- The Washington Times - Tuesday, August 14, 2007

NEW ORLEANS (AP) — The vice president of the City Council, once thought to be a likely candidate for mayor in 2010, pleaded guilty yesterday to taking $15,000 in bribes from a prominent businessman and resigned from the council.

Council member Oliver Thomas apologized at a press conference and said he hoped his troubles do not become a distraction to the Hurricane Katrina recovery.

“I’m sorry I didn’t live up to the faith you put in me,” he said. “It was wrong, and I accept full responsibility for this action and for using incredibly poor judgment.”

Thomas, 50, was released on $25,000 bond, pending sentencing on Nov. 14, when he faces a maximum sentence of 10 years in prison. He also said his resignation was effective immediately after 13 years on the City Council.

He pleaded guilty to taking the money from Stan “Pampy” Barre, a member of former Mayor Marc Morial’s inner circle and a key figure in a long-standing federal investigation into City Hall corruption.

Barre is cooperating with investigators after pleading guilty in a separate case. Mr. Morial, now the president of the National Urban League, has not been accused of wrongdoing.

U.S. Attorney Jim Letten told reporters that Barre contacted Thomas in early 2002 for help in maintaining a contract to operate two parking lots near the French Quarter.

Mr. Morial’s second term was coming to an end, and he could not legally seek a third consecutive term. Barre was concerned that a pending change in administrations would lead to his loss of the contract.

Thomas had influence as a council member and as a member of the French Market Corp., a city agency that owns and manages the buildings at the edge of the French Quarter. Barre’s contract was with the corporation.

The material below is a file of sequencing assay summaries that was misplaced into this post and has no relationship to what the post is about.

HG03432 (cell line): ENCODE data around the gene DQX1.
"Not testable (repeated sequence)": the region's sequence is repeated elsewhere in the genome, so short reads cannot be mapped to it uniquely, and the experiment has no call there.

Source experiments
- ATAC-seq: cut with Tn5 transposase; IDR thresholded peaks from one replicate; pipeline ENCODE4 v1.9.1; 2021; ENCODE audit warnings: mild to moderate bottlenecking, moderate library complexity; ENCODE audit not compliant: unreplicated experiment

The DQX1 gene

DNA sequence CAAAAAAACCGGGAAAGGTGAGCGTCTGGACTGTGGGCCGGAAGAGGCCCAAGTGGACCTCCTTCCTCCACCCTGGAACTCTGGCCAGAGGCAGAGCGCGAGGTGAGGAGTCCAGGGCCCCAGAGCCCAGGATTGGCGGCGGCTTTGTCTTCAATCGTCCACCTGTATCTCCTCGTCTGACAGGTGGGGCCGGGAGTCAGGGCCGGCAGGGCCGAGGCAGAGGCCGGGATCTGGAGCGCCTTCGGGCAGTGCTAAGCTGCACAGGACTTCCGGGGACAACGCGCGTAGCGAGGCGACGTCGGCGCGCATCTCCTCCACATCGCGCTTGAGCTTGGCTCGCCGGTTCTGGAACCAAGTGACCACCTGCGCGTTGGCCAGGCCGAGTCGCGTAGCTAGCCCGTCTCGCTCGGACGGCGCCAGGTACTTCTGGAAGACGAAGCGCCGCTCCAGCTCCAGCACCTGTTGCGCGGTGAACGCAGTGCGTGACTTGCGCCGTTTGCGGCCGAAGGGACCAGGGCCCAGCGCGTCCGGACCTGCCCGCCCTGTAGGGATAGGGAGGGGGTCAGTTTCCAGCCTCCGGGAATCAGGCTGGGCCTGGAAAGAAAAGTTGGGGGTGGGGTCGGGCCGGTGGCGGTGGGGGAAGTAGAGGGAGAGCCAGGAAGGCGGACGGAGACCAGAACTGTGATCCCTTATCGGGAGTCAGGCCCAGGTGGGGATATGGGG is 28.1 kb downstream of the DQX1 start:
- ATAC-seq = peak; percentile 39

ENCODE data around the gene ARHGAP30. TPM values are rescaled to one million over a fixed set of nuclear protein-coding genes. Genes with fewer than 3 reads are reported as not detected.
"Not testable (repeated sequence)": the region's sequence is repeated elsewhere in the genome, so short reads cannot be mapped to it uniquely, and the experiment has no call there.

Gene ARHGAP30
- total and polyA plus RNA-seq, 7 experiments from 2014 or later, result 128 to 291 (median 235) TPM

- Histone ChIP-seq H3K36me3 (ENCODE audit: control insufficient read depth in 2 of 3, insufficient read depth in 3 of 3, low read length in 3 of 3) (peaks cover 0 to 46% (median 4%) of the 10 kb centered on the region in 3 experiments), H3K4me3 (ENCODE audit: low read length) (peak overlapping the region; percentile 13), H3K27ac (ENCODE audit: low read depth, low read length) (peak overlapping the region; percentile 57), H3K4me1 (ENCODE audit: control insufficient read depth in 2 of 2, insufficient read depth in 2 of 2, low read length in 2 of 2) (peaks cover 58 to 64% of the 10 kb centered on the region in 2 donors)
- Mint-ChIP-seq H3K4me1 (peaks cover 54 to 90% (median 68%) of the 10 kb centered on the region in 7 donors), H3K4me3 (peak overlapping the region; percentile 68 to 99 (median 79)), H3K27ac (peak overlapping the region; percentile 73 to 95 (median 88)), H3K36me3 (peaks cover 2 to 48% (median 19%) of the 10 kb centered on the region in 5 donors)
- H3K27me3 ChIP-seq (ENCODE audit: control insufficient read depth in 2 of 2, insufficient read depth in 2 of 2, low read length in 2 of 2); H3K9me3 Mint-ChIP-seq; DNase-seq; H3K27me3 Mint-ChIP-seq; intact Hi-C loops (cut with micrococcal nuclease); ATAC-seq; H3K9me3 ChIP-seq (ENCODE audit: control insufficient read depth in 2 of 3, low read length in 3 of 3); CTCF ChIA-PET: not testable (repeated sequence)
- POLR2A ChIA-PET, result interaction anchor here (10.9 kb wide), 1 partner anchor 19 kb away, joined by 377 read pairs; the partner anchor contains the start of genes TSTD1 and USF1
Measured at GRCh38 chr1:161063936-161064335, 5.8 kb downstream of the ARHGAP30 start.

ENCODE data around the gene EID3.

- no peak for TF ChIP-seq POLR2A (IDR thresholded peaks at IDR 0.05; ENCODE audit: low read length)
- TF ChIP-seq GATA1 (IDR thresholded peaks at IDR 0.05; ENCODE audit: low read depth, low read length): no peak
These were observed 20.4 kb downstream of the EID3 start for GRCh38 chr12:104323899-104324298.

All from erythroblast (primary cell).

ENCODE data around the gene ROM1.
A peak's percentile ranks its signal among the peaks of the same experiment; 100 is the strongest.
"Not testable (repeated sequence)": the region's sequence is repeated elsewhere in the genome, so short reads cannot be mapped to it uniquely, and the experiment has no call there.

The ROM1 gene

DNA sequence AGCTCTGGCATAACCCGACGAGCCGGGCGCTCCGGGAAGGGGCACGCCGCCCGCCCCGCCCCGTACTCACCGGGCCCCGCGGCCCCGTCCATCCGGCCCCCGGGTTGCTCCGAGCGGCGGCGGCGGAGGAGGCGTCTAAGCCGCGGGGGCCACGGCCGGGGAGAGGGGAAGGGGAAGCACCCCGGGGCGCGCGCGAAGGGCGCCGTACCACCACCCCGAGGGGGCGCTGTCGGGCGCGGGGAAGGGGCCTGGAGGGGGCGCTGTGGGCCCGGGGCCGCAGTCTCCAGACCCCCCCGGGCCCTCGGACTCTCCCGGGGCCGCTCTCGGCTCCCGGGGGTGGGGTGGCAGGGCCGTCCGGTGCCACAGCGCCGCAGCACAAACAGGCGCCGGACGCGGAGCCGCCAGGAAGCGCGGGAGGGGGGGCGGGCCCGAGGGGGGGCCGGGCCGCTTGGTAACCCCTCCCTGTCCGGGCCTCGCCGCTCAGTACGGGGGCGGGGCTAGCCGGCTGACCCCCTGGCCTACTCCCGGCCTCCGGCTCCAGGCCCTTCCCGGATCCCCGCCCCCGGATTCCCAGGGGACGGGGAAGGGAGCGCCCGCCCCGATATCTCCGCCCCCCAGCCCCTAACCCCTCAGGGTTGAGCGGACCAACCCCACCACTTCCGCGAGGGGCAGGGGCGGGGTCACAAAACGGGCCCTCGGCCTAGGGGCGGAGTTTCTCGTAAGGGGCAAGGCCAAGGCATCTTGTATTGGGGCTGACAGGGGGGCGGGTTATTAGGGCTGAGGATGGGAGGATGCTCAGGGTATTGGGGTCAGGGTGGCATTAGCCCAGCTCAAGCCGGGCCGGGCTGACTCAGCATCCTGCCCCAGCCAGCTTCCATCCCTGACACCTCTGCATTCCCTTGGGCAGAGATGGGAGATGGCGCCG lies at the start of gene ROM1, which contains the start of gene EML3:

In the separate case, Barre pleaded guilty in January to plotting to skim more than $1 million from a $64 million, 20-year contract for energy-management services signed in the last days of Mr. Morial’s administration in 2002.

Thomas‘ troubles come as the city continues to struggle with recovery from Katrina almost two years ago. The City Hall investigation and a years-long probe of the city school system have netted numerous guilty pleas, including other members of Mr. Morial’s inner circle.

Barre funneled payments to Thomas through a middle man, Joseph Jourdain, Mr. Letten said. Jourdain, described in court documents as a friend of Thomas, pleaded guilty in the case earlier this month under a deal kept secret until yesterday.

Jourdain received several thousand dollars in kickbacks, some of which were funneled to Thomas, court documents said.

“My greatest hope is that I will not become a distraction to the thousands of people who are trying to recover their lives, their families and their homes,” Thomas told reporters.